British and Irish Lions 2021: Owen Farrell can find confidence on tour - Warren Gatland

Owen Farrell playing against Ireland
Owen Farrell led England to a fifth-place finish in the 2021 Six Nations

Players such as England captain Owen Farrell can return to "playing with some confidence" on this summer's British and Irish Lions tour, hopes head coach Warren Gatland.

On Thursday, Gatland named a 37-man squad for the South Africa tour which featured 10 of the England players who finished fifth in the 2021 Six Nations.

Farrell's captaincy was questioned during that tournament, but Gatland still believes in the 29-year-old.

Gatland says Farrell is "a competitor".

Gatland told BBC Radio 5 Live's Rugby Union Weekly: "I think someone like Owen Farrell would be the first to admit it wasn't his greatest Six Nations.

"He's won things so he knows what it's like to lift trophies and play in big matches.

"We can create an environment with a number of those players who potentially had what they would consider a disappointing Six Nations so hopefully they can thrive and get back playing with some confidence."

Farrell's inclusion left no room for 2013 and 2017 Lions team-mate Johnny Sexton but fellow Saracen Elliot Daly was named among the centres, where 2017 Lions player of the series Jonathan Davies missed out.

Daly - usually a full-back for England - was dropped for the side's Six Nations match against France after lacklustre performances earlier in the tournament.

But Lions attack coach Gregor Townsend says he was convinced by the 2017 tourist's form, despite the fact that he and the four other Saracens players in the squad have been competing in the Championship.

"I watched him against Doncaster and against Nottingham," he said.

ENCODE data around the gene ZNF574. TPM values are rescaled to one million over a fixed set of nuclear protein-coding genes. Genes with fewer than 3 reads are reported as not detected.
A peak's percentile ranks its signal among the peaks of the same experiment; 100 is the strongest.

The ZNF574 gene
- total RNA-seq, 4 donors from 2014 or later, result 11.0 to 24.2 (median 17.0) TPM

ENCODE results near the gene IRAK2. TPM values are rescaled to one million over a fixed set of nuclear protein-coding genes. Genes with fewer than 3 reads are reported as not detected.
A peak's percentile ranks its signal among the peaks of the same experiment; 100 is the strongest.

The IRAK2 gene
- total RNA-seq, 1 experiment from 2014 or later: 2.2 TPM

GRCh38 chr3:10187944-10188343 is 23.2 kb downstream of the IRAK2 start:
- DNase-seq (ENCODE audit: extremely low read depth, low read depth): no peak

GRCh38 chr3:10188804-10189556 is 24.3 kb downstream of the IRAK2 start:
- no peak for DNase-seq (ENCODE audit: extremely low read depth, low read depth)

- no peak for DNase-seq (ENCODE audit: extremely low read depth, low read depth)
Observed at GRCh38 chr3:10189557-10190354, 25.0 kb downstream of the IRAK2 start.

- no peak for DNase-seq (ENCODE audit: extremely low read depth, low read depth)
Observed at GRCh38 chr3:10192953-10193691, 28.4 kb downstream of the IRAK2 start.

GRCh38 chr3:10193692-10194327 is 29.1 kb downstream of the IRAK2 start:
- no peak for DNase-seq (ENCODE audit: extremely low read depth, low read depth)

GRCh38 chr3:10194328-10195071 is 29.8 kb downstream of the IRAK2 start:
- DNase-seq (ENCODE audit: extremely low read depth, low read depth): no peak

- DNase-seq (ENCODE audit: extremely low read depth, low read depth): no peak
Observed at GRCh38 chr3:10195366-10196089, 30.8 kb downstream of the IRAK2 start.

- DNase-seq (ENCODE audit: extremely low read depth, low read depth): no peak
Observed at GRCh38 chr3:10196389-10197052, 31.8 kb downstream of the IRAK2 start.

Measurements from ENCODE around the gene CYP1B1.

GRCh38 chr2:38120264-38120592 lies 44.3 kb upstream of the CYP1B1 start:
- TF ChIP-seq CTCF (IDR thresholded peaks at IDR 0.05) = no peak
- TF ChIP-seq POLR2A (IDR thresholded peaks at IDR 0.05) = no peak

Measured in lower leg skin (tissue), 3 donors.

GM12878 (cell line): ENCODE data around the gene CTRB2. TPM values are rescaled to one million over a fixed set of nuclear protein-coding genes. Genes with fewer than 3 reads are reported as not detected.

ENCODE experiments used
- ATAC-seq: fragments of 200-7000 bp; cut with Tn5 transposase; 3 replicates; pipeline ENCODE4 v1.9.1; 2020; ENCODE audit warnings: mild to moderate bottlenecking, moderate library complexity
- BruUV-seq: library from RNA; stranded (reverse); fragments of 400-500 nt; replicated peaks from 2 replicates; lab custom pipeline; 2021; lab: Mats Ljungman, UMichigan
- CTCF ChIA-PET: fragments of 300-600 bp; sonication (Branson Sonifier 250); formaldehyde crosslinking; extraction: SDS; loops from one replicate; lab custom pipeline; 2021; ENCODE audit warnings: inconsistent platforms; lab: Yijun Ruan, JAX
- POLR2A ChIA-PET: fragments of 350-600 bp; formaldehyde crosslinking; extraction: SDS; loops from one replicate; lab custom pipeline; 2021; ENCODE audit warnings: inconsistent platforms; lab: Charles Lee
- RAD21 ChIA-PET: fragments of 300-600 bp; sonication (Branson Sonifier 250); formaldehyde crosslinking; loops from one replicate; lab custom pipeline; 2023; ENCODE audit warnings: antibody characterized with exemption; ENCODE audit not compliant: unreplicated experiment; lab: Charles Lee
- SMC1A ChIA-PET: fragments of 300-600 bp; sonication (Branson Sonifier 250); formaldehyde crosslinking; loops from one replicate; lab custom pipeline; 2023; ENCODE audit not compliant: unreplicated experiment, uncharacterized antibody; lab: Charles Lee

"You might say the opposition isn't a good level but what I'm seeing from him is working really hard to get on ball and his ability to step and pass, never mind his left-foot kick and previous experience on a Lions tour. I think he has timed his run to form really well."

A picture of Elliot Daly and the words: 5 players from Saracens in the Lions squad - the most from any club side

Balance of physicality and flare key to selection

Balance was a word both coaches used to explain the selection.

Because of the coronavirus pandemic, the Springboks have not played since they physically dominated England, closing down any hope of attack, to win the World Cup in November 2019.

But Gatland insists that the Lions will not solely be focusing on matching South Africa's physicality and will instead look to entertain fans with some exciting attacking rugby too.

"We're definitely going out with an attitude to play rugby," the New Zealander said.

"We're not going there to kick the leather off it. There are times we're going to need to get in that arm wrestle but we want to be positive.

"If you need to tighten up as the game goes on, it's a heck of a lot easier to do that, than go the other way and play territory then suddenly need to be expansive."

Gatland's gameplan explains the choice of rapid Exeter number eight Sam Simmonds, who earned his last England cap in 2018.

"You want some physicality and you want some players with footwork and pace," Gatland added.

'Bubble challenges' factor in selection

As with so many other sporting events, the 2021 Lions tour will look very different to previous editions with the squad playing and training in a coronavirus "bubble".

They could face up to 10 weeks under restrictions and are seeking elite sport exemption to avoid having to spend 11 nights quarantining in a hotel upon return to the United Kingdom.

The likelihood of touring without fans has had financial implications too and Gatland said the cost involved meant it was unlikely his side would increase in numbers before the tour.

The head coach explained that he had sent out 70 letters to possible players and those not picked were "on the standby list" in case of injury.

Gatland added that players' ability to cope in the bubble environment was another factor in selection.

"There are a lot of things that went through our mind - understanding the challenges of being in the bubble and what that is going to bring," he explained.

"It's trying to get that balance right between having good people and players that are going to mix socially, being able to handle the challenges that a tour like South Africa is going to bring and the Covid restrictions."

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